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Boarding School Interviews Decoded

Preparing for your interview to boarding school may seem intimidating, but it’s easier than you think. Take it from me, a former admission rep ... The number one rule? Be yourself.

You need to determine if the school to which you’re applying is the right fit for you, and they need to make sure that you’re the right fit for them: academically, athletically, artistically, and personally. The interview is the perfect place to do just this, for both you and the school.

Know what you want. Going into an interview having no clue what you want in a school is a problem. Do some research ahead of time, and figure out the type of school you want, and if the schools to which you’re applying fit this profile. If you’re a quiet, artistic type, then you may want to attend a smaller school that offers a wide variety of arts classes, rather than a large, sports-focused school.

Bring a resume. Quite often, interviews end and you suddenly remember five things you wanted to share. Before you go to your interview, create a resume that outlines your academic, artistic, athletic, and personal interests and achievements. This is a great way to make sure your interviewer (and those who read your admission file) knows what kind of student and person you are, and why you might be a great fit for the school.

Have a conversation. The interview is a chance for you and the admission officer to get to know each other- sitting quietly with your hands folded will not help you. Similarly, talking non-stop and never letting your interviewer speak is also a bad idea! This should be a back and forth discussion, so it’s a good idea to know what you want to share about yourself in this interview. Your resume can help here.

Ask questions. Be prepared to ask your admission officer questions about the school, and go more in-depth on the aspects of the school you have already researched. Have a few questions ready to go to ask about academic offerings, athletics programs, arts, residential life, or activities. Listen to what your interviewer says, and ask follow-up questions if you don’t feel like your question was fully answered.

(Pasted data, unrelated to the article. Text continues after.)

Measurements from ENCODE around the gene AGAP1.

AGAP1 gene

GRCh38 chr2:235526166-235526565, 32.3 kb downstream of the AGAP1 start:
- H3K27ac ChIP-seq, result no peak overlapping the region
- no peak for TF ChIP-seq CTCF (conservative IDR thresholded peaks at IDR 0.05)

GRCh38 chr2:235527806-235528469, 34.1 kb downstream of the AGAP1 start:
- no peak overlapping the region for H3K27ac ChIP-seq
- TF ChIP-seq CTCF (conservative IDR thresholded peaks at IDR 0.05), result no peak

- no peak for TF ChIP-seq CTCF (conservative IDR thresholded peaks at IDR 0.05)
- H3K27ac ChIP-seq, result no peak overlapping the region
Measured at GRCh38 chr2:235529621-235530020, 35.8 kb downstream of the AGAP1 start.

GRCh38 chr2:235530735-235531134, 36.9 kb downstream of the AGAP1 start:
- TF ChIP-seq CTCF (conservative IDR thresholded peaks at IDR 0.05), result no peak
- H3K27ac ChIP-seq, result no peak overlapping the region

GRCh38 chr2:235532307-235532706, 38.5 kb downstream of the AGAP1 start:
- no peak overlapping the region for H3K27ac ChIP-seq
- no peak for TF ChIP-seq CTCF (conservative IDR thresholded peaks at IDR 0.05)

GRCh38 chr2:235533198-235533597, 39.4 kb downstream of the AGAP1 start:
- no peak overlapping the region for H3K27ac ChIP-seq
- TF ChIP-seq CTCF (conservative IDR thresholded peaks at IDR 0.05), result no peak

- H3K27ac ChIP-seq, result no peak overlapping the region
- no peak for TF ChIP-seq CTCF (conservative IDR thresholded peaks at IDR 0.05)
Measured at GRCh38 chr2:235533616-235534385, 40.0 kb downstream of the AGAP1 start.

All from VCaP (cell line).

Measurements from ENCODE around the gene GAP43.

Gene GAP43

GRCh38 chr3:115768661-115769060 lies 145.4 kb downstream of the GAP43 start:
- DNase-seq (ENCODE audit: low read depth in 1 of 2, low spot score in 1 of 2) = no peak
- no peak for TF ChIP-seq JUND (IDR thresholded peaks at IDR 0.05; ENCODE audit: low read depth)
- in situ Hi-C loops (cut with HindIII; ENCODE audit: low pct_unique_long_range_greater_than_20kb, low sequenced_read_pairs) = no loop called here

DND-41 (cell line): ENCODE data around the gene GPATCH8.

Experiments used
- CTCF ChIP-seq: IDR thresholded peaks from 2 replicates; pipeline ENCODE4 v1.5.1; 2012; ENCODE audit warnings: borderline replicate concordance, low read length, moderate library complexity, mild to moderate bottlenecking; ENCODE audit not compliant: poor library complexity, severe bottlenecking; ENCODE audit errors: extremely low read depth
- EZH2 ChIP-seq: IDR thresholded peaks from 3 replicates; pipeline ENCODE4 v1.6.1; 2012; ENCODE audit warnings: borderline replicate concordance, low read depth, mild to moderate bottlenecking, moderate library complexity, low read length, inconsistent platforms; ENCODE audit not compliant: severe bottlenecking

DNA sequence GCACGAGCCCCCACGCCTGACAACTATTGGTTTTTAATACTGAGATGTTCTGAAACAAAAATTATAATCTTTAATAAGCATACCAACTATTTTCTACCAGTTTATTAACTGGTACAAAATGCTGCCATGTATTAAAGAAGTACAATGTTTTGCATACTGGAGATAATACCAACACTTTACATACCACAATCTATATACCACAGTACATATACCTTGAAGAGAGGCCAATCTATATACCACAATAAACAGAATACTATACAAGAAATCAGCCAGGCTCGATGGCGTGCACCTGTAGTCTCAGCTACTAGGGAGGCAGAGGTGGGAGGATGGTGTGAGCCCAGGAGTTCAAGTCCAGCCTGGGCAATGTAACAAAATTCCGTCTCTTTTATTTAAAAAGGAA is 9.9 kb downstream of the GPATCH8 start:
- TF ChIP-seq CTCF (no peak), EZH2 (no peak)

Be honest. Tell them what your academic strengths and weaknesses are, and discuss your learning style and academic interests. You may need certain additional academic support from a program like Cheshire Academy’s Roxbury Academic Support Program. If you’re a transfer student, you may need specific courses to graduate. Or, you may be interested in earning an International Baccalaureate Diploma, a program that is only offered by select schools, including Cheshire Academy. Honesty doesn’t end with academics either-be honest about your artistic and athletic abilities to make sure the school has the programs you want. Tell your admission officer about your lifestyle needs; proper health and wellness routines are essential to your success in school, and you want to make sure the school can support you. Surprises once you’re enrolled are only going hurt your chances for success.

Say you're interested. Show your interviewer that you know something about the school, and let them know you want to attend. Tell them what you like best about the school, and why you think you're a great candidate for admission.

Remember, not every school is right for every student, and not every student is right for every school. The boarding school interview is a great way to find out how well you and your potential school match. Be realistic about your needs and wants, and you’ll find a great school where you can be successful!

Stacy Jagodowski

Written by Stacy Jagodowski

Ms. Jago joined the Cheshire Academy community in August 2013 as the director of strategic marketing and communications. Prior to coming to Cheshire Academy, she spent six years working in communications offices at both colleges and private school, as well as five years in admission at both boarding schools and day schools.

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